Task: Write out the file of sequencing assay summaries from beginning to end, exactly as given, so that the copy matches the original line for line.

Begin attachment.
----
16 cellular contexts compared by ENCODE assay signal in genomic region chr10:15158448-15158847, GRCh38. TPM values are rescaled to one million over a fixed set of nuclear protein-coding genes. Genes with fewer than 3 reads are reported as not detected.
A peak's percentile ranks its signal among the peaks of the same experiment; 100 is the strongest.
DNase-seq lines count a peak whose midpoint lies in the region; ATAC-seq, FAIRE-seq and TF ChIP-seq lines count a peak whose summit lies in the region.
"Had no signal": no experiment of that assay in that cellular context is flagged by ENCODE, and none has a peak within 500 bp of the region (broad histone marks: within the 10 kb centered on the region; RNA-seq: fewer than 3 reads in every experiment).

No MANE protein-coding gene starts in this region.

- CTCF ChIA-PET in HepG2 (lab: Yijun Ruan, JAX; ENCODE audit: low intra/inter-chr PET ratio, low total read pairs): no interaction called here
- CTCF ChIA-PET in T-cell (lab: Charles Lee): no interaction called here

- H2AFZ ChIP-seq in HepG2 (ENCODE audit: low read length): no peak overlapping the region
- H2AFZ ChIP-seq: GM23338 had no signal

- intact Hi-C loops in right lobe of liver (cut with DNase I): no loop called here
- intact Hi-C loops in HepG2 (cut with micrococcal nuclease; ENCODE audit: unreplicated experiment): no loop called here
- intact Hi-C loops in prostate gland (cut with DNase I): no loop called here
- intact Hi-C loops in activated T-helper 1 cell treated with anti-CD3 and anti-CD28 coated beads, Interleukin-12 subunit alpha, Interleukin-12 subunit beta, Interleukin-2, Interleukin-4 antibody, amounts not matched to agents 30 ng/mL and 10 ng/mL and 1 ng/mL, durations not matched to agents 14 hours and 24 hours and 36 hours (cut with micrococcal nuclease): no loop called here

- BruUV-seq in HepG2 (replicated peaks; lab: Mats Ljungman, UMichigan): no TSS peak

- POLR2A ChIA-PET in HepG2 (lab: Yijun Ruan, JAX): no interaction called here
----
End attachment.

16 cellular contexts compared by ENCODE assay signal in genomic region chr10:15158448-15158847, GRCh38. TPM values are rescaled to one million over a fixed set of nuclear protein-coding genes. Genes with fewer than 3 reads are reported as not detected.
A peak's percentile ranks its signal among the peaks of the same experiment; 100 is the strongest.
DNase-seq lines count a peak whose midpoint lies in the region; ATAC-seq, FAIRE-seq and TF ChIP-seq lines count a peak whose summit lies in the region.
"Had no signal": no experiment of that assay in that cellular context is flagged by ENCODE, and none has a peak within 500 bp of the region (broad histone marks: within the 10 kb centered on the region; RNA-seq: fewer than 3 reads in every experiment).

No MANE protein-coding gene starts in this region.

- CTCF ChIA-PET in HepG2 (lab: Yijun Ruan, JAX; ENCODE audit: low intra/inter-chr PET ratio, low total read pairs): no interaction called here
- CTCF ChIA-PET in T-cell (lab: Charles Lee): no interaction called here

- H2AFZ ChIP-seq in HepG2 (ENCODE audit: low read length): no peak overlapping the region
- H2AFZ ChIP-seq: GM23338 had no signal

- intact Hi-C loops in right lobe of liver (cut with DNase I): no loop called here
- intact Hi-C loops in HepG2 (cut with micrococcal nuclease; ENCODE audit: unreplicated experiment): no loop called here
- intact Hi-C loops in prostate gland (cut with DNase I): no loop called here
- intact Hi-C loops in activated T-helper 1 cell treated with anti-CD3 and anti-CD28 coated beads, Interleukin-12 subunit alpha, Interleukin-12 subunit beta, Interleukin-2, Interleukin-4 antibody, amounts not matched to agents 30 ng/mL and 10 ng/mL and 1 ng/mL, durations not matched to agents 14 hours and 24 hours and 36 hours (cut with micrococcal nuclease): no loop called here

- BruUV-seq in HepG2 (replicated peaks; lab: Mats Ljungman, UMichigan): no TSS peak

- POLR2A ChIA-PET in HepG2 (lab: Yijun Ruan, JAX): no interaction called here